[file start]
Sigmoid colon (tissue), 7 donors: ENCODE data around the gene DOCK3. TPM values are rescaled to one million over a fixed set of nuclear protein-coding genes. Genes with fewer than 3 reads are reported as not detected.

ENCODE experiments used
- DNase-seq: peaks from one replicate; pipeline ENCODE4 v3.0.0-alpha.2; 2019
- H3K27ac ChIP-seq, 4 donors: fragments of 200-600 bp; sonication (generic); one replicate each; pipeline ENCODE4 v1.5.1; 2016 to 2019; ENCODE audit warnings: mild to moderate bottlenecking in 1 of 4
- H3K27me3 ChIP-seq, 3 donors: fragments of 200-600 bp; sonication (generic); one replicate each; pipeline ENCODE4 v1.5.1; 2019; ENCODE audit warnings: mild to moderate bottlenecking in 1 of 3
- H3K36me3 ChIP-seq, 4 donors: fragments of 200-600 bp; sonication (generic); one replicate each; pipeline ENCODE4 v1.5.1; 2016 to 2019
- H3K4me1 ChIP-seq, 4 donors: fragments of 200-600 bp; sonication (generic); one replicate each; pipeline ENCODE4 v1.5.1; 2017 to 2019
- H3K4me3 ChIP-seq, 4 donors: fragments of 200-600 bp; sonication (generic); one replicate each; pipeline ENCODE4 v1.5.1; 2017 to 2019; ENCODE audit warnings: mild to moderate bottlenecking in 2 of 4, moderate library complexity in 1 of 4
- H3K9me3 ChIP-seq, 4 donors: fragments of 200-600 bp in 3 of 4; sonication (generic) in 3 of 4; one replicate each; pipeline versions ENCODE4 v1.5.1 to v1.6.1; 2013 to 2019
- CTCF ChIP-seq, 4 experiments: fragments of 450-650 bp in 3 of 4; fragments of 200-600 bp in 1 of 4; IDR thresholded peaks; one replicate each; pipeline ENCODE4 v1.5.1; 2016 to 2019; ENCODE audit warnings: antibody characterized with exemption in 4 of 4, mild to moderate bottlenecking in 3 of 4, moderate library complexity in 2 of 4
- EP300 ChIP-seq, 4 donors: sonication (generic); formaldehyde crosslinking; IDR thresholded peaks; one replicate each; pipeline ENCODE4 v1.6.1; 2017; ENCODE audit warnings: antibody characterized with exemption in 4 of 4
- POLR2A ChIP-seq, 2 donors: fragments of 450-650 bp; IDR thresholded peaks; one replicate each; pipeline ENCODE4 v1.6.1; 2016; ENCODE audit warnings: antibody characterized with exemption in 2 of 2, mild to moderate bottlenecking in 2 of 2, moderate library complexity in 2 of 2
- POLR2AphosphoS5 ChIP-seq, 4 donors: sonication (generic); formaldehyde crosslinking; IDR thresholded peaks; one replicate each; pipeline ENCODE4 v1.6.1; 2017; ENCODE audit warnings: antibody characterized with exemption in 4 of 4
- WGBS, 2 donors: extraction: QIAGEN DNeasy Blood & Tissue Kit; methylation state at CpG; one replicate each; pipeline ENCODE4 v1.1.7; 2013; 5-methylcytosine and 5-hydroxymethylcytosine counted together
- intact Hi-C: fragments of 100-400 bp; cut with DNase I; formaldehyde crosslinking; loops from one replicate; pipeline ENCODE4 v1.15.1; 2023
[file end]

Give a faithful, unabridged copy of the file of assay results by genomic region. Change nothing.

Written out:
Sigmoid colon (tissue), 7 donors: ENCODE data around the gene DOCK3. TPM values are rescaled to one million over a fixed set of nuclear protein-coding genes. Genes with fewer than 3 reads are reported as not detected.

ENCODE experiments used
- DNase-seq: peaks from one replicate; pipeline ENCODE4 v3.0.0-alpha.2; 2019
- H3K27ac ChIP-seq, 4 donors: fragments of 200-600 bp; sonication (generic); one replicate each; pipeline ENCODE4 v1.5.1; 2016 to 2019; ENCODE audit warnings: mild to moderate bottlenecking in 1 of 4
- H3K27me3 ChIP-seq, 3 donors: fragments of 200-600 bp; sonication (generic); one replicate each; pipeline ENCODE4 v1.5.1; 2019; ENCODE audit warnings: mild to moderate bottlenecking in 1 of 3
- H3K36me3 ChIP-seq, 4 donors: fragments of 200-600 bp; sonication (generic); one replicate each; pipeline ENCODE4 v1.5.1; 2016 to 2019
- H3K4me1 ChIP-seq, 4 donors: fragments of 200-600 bp; sonication (generic); one replicate each; pipeline ENCODE4 v1.5.1; 2017 to 2019
- H3K4me3 ChIP-seq, 4 donors: fragments of 200-600 bp; sonication (generic); one replicate each; pipeline ENCODE4 v1.5.1; 2017 to 2019; ENCODE audit warnings: mild to moderate bottlenecking in 2 of 4, moderate library complexity in 1 of 4
- H3K9me3 ChIP-seq, 4 donors: fragments of 200-600 bp in 3 of 4; sonication (generic) in 3 of 4; one replicate each; pipeline versions ENCODE4 v1.5.1 to v1.6.1; 2013 to 2019
- CTCF ChIP-seq, 4 experiments: fragments of 450-650 bp in 3 of 4; fragments of 200-600 bp in 1 of 4; IDR thresholded peaks; one replicate each; pipeline ENCODE4 v1.5.1; 2016 to 2019; ENCODE audit warnings: antibody characterized with exemption in 4 of 4, mild to moderate bottlenecking in 3 of 4, moderate library complexity in 2 of 4
- EP300 ChIP-seq, 4 donors: sonication (generic); formaldehyde crosslinking; IDR thresholded peaks; one replicate each; pipeline ENCODE4 v1.6.1; 2017; ENCODE audit warnings: antibody characterized with exemption in 4 of 4
- POLR2A ChIP-seq, 2 donors: fragments of 450-650 bp; IDR thresholded peaks; one replicate each; pipeline ENCODE4 v1.6.1; 2016; ENCODE audit warnings: antibody characterized with exemption in 2 of 2, mild to moderate bottlenecking in 2 of 2, moderate library complexity in 2 of 2
- POLR2AphosphoS5 ChIP-seq, 4 donors: sonication (generic); formaldehyde crosslinking; IDR thresholded peaks; one replicate each; pipeline ENCODE4 v1.6.1; 2017; ENCODE audit warnings: antibody characterized with exemption in 4 of 4
- WGBS, 2 donors: extraction: QIAGEN DNeasy Blood & Tissue Kit; methylation state at CpG; one replicate each; pipeline ENCODE4 v1.1.7; 2013; 5-methylcytosine and 5-hydroxymethylcytosine counted together
- intact Hi-C: fragments of 100-400 bp; cut with DNase I; formaldehyde crosslinking; loops from one replicate; pipeline ENCODE4 v1.15.1; 2023